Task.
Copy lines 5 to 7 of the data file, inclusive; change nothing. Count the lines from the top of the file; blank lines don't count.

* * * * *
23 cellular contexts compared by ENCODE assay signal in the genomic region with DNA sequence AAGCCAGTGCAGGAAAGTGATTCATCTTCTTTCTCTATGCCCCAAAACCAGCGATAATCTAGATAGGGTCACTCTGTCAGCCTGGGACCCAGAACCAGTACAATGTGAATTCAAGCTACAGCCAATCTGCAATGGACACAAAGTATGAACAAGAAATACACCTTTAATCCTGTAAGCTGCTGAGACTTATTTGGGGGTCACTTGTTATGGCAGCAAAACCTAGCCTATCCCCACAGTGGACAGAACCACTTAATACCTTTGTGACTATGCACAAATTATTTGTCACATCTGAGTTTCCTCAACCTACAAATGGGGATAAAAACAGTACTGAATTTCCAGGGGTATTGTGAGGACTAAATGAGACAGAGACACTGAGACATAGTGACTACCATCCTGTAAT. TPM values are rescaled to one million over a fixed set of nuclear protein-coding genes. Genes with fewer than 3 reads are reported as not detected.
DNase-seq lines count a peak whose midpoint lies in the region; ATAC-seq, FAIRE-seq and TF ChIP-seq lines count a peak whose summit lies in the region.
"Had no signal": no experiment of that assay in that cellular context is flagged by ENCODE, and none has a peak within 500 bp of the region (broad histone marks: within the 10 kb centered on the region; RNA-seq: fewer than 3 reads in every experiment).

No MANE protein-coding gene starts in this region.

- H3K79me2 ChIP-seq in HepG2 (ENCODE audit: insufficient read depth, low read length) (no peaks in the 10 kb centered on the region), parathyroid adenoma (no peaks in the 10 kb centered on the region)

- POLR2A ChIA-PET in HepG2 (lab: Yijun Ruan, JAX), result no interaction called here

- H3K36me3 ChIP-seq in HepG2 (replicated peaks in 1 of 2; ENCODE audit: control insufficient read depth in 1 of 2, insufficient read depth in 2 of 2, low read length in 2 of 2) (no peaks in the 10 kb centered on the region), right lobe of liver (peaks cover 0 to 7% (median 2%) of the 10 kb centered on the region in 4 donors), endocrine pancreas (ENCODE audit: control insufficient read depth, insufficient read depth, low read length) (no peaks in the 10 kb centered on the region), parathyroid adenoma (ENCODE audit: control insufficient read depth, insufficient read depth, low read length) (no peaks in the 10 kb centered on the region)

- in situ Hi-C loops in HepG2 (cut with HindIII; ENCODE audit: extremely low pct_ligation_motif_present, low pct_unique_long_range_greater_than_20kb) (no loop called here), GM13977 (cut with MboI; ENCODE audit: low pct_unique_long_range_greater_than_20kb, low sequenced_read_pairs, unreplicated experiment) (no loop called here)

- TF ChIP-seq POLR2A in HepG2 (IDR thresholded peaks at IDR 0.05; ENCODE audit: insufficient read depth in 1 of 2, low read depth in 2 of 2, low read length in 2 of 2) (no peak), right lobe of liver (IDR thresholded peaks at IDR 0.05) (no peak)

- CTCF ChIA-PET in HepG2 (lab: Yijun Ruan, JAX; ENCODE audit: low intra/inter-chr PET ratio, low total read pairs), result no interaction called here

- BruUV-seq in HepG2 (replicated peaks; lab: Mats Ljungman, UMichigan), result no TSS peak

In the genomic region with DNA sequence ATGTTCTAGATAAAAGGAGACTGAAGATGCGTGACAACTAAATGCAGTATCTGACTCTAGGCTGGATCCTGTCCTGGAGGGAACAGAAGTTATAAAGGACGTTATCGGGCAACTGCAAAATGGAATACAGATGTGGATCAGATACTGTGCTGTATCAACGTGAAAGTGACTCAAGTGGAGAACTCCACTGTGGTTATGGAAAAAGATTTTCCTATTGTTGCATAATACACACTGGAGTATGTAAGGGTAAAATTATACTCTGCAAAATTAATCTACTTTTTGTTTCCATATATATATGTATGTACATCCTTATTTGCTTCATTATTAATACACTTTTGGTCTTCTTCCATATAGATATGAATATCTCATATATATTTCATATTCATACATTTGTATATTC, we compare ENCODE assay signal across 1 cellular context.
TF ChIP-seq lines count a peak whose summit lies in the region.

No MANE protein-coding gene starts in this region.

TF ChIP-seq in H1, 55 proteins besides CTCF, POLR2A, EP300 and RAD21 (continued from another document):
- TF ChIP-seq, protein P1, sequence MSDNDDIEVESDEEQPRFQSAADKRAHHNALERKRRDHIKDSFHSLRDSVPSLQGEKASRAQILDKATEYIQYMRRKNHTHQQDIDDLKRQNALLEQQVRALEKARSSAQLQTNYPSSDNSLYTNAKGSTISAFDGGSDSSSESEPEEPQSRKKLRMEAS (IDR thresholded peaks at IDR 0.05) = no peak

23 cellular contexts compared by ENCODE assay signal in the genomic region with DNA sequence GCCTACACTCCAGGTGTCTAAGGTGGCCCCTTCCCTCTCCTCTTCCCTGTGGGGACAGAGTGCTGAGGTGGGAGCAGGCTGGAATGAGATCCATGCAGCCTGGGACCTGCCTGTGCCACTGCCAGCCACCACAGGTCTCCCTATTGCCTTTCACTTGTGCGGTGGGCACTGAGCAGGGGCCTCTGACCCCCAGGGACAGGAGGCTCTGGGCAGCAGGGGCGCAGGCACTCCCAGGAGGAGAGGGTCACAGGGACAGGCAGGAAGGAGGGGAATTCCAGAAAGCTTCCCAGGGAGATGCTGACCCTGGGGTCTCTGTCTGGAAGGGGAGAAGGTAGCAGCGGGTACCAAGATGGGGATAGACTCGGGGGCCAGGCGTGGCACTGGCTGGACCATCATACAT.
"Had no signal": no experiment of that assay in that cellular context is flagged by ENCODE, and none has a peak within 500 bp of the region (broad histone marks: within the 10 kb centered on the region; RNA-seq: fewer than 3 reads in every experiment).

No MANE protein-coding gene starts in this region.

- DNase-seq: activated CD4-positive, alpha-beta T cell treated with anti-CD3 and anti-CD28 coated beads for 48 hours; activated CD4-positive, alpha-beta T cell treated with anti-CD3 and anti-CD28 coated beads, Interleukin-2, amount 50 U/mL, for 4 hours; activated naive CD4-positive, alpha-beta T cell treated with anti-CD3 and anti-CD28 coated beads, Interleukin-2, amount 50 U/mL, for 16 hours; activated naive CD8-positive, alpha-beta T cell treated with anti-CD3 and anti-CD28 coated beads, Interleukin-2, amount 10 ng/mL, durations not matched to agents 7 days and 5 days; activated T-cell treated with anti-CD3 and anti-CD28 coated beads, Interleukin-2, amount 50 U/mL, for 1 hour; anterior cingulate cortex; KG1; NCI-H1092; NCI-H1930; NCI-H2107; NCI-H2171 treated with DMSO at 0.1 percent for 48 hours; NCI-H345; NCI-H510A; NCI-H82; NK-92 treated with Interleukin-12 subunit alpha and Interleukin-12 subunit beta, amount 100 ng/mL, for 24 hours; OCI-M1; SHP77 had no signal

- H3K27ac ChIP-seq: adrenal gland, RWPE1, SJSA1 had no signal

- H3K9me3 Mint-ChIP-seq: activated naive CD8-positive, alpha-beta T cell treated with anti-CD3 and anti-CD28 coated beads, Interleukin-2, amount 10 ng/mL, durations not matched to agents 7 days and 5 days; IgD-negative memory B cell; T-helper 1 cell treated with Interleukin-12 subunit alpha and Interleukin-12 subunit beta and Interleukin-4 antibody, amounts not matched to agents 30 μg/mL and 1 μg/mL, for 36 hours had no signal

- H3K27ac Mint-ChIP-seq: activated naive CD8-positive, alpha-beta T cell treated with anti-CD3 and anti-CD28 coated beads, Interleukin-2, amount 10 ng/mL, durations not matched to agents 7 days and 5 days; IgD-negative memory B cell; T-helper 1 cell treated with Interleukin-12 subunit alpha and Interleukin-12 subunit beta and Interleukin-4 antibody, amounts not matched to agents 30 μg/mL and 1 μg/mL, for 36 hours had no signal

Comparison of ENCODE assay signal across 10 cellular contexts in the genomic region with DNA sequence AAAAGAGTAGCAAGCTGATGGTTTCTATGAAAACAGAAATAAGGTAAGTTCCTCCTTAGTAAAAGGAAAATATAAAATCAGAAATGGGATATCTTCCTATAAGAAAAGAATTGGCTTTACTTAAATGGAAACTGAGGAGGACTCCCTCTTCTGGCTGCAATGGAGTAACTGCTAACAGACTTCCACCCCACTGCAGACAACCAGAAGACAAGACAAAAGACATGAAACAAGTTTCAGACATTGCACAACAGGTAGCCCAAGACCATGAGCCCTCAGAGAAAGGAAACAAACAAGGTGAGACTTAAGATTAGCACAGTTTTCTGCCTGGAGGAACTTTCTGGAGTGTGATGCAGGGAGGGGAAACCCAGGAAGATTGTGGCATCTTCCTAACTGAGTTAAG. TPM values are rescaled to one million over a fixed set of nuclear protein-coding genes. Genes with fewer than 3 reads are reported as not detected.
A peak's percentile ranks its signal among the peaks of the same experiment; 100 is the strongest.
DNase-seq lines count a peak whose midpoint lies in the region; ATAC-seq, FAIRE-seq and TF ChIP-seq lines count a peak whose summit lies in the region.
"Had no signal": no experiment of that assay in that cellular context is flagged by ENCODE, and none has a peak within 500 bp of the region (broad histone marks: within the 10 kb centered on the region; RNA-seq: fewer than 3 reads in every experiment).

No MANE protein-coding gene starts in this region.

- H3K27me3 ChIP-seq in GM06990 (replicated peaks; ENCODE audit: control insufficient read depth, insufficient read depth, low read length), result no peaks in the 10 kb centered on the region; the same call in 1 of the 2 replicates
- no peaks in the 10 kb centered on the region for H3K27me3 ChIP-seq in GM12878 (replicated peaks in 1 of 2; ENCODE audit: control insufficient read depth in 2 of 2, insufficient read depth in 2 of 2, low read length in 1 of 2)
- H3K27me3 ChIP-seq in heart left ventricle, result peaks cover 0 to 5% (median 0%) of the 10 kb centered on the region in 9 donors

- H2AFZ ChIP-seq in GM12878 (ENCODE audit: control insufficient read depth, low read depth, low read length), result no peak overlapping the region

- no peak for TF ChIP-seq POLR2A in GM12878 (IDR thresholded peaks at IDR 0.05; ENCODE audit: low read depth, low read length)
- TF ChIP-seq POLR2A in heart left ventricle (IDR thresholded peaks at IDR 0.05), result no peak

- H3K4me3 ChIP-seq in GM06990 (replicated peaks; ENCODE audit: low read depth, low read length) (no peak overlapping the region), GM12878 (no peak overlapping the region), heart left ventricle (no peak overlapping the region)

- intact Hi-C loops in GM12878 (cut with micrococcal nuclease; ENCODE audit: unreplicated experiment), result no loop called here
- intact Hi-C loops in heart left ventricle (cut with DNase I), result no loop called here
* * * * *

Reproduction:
- H3K79me2 ChIP-seq in HepG2 (ENCODE audit: insufficient read depth, low read length) (no peaks in the 10 kb centered on the region), parathyroid adenoma (no peaks in the 10 kb centered on the region)

- POLR2A ChIA-PET in HepG2 (lab: Yijun Ruan, JAX), result no interaction called here

- H3K36me3 ChIP-seq in HepG2 (replicated peaks in 1 of 2; ENCODE audit: control insufficient read depth in 1 of 2, insufficient read depth in 2 of 2, low read length in 2 of 2) (no peaks in the 10 kb centered on the region), right lobe of liver (peaks cover 0 to 7% (median 2%) of the 10 kb centered on the region in 4 donors), endocrine pancreas (ENCODE audit: control insufficient read depth, insufficient read depth, low read length) (no peaks in the 10 kb centered on the region), parathyroid adenoma (ENCODE audit: control insufficient read depth, insufficient read depth, low read length) (no peaks in the 10 kb centered on the region)